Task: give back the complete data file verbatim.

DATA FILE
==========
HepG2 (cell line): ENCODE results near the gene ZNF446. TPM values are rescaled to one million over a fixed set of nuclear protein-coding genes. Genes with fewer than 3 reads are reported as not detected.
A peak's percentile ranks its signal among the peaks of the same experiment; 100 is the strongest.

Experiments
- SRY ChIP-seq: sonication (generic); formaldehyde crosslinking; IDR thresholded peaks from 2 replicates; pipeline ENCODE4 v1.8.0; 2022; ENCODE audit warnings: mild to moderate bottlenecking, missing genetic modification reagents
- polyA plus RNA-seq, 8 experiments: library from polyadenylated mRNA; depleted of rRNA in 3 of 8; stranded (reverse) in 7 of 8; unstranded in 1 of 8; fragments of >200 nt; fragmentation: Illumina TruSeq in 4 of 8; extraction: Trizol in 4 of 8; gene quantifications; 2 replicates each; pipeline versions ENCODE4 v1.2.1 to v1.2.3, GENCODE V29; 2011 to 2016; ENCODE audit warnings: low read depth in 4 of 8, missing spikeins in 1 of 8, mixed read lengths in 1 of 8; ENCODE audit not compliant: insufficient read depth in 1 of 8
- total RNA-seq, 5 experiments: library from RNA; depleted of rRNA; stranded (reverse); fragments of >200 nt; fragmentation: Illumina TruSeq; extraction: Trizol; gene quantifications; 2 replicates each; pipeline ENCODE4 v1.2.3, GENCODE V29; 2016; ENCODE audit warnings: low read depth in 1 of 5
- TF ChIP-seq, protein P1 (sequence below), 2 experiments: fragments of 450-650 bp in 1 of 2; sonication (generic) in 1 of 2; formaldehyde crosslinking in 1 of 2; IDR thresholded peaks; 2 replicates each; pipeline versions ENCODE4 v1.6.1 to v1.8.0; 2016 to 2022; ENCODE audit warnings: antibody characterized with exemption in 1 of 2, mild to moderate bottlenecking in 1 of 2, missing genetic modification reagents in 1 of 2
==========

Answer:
HepG2 (cell line): ENCODE results near the gene ZNF446. TPM values are rescaled to one million over a fixed set of nuclear protein-coding genes. Genes with fewer than 3 reads are reported as not detected.
A peak's percentile ranks its signal among the peaks of the same experiment; 100 is the strongest.

Experiments
- SRY ChIP-seq: sonication (generic); formaldehyde crosslinking; IDR thresholded peaks from 2 replicates; pipeline ENCODE4 v1.8.0; 2022; ENCODE audit warnings: mild to moderate bottlenecking, missing genetic modification reagents
- polyA plus RNA-seq, 8 experiments: library from polyadenylated mRNA; depleted of rRNA in 3 of 8; stranded (reverse) in 7 of 8; unstranded in 1 of 8; fragments of >200 nt; fragmentation: Illumina TruSeq in 4 of 8; extraction: Trizol in 4 of 8; gene quantifications; 2 replicates each; pipeline versions ENCODE4 v1.2.1 to v1.2.3, GENCODE V29; 2011 to 2016; ENCODE audit warnings: low read depth in 4 of 8, missing spikeins in 1 of 8, mixed read lengths in 1 of 8; ENCODE audit not compliant: insufficient read depth in 1 of 8
- total RNA-seq, 5 experiments: library from RNA; depleted of rRNA; stranded (reverse); fragments of >200 nt; fragmentation: Illumina TruSeq; extraction: Trizol; gene quantifications; 2 replicates each; pipeline ENCODE4 v1.2.3, GENCODE V29; 2016; ENCODE audit warnings: low read depth in 1 of 5
- TF ChIP-seq, protein P1 (sequence below), 2 experiments: fragments of 450-650 bp in 1 of 2; sonication (generic) in 1 of 2; formaldehyde crosslinking in 1 of 2; IDR thresholded peaks; 2 replicates each; pipeline versions ENCODE4 v1.6.1 to v1.8.0; 2016 to 2022; ENCODE audit warnings: antibody characterized with exemption in 1 of 2, mild to moderate bottlenecking in 1 of 2, missing genetic modification reagents in 1 of 2